The goal of this project is not to construct a tit for tat imperialist game between the two groups of interviewees. I aim to rather uncover what can be accomplished through locating alternative approaches to discussing body modification such as female genital cutting, as well as listening to women who are affected by these practices. The alternative discourse is based on dialogue between women, even if it is for the moment just taking place within this project. It seeks to create an environment where reciprocal analysis of body modification practices can take place.

I welcome comments or questions concerning this work and its goals, and particularly on how to further operationalize this alternative discourse.

Courtney Smith received her Ph.D. in 2009 from the University of Oregon. She taught in the Political Science Department at the University of Oregon, and then at Hunter College of the City University of New York in the Women and Gender Studies Program. Her research is based in feminist political theory, embodiment theory, and transnational feminism. Articles from Courtney Smith can be found in Feminist Formations, Finnish Journal of Ethnicity and Migration and Social Science Journal.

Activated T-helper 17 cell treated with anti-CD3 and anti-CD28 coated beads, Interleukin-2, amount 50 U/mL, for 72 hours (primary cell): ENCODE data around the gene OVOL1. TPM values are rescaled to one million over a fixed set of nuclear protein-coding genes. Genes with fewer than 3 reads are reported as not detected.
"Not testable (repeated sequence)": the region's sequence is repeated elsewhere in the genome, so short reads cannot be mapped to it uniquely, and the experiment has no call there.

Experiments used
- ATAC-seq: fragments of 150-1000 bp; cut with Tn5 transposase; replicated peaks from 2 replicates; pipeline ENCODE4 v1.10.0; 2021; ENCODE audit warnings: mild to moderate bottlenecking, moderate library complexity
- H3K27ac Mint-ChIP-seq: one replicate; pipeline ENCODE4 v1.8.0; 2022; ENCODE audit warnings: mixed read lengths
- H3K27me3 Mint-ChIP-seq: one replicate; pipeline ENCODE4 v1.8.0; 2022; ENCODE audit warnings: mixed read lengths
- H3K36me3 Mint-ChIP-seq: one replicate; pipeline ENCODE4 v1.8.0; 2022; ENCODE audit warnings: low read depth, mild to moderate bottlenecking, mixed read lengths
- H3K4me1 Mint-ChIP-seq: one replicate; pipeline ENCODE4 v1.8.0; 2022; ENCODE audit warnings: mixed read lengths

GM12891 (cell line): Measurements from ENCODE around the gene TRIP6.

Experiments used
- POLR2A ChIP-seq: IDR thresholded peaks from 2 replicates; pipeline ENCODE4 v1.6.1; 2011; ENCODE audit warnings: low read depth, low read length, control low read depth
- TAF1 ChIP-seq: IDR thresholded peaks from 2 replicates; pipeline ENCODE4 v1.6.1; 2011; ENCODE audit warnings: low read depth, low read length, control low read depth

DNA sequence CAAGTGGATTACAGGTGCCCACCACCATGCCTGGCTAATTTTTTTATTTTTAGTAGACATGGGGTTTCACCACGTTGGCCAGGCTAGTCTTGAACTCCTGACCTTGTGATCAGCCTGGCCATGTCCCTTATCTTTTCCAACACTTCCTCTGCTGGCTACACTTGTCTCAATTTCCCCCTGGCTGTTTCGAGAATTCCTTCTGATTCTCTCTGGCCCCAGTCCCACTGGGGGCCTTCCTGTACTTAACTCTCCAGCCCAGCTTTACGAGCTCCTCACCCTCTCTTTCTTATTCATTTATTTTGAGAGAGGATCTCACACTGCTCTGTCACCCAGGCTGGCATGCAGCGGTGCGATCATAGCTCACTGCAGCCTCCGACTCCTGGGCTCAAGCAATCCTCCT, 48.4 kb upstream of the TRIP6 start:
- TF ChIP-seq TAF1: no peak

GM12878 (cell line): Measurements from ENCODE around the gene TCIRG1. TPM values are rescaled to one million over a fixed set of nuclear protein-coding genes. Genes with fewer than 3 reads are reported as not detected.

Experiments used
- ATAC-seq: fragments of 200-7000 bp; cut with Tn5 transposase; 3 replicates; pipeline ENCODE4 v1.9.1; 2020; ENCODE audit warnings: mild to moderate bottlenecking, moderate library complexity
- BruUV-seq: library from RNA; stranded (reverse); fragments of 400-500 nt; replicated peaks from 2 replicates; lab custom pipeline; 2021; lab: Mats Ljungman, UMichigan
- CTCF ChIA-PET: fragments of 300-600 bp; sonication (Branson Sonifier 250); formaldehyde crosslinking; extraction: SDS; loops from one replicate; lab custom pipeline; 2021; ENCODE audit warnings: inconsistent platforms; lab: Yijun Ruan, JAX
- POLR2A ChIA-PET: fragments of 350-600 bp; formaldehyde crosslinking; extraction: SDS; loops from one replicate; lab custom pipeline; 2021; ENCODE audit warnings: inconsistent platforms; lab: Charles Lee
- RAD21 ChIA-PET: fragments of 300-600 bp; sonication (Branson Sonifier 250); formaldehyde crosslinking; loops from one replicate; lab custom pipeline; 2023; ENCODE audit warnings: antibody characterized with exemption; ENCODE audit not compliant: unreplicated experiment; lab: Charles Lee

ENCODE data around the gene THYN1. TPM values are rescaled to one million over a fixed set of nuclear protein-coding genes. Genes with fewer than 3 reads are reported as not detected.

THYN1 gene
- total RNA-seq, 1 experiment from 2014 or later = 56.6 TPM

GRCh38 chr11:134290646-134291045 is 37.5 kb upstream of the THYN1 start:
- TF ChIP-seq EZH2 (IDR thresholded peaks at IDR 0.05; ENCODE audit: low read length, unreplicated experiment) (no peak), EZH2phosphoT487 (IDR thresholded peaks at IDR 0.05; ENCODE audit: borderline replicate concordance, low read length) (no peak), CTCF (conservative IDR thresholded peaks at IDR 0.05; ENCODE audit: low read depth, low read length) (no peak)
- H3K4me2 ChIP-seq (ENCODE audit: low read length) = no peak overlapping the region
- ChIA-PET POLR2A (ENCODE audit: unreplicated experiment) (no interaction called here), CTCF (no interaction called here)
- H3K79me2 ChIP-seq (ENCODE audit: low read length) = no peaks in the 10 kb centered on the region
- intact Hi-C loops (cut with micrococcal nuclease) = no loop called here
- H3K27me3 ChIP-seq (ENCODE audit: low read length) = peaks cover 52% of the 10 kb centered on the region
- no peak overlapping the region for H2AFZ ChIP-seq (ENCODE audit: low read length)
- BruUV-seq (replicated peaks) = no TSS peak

References cited:

Adams, Alice. “Molding Women’s Bodies: The Surgeon As Sculptor.” In Bodily Discursions: Genders, Representations, Technologies, editors Deborah Wilson and Christine Laennec. Albany: State University of New York Press, 1997.

Ahmadu, Fuambai and Richard Shweder. “Disputing the Myth of the Sexual Dysfunction of Circumcised Women: An Interview with Fuambai S. Ahmadu by Richard A. Shweder.” Anthropology Today 25 (2009): 14 – 19.

American Society for Aesthetic Plastic Surgery. “Cosmetic Surgery National Data Bank Statistics, 2010.www.surgery.org, (accessed September 6, 2011).

Benhabib, Seyla. 1995. “Cultural Complexity, Moral Interdependence, and the Global Dialogical Community.” In Women, Culture and Development, edited by Martha Nussbaum and Jonathan Glover. Oxford: Clarendon Press.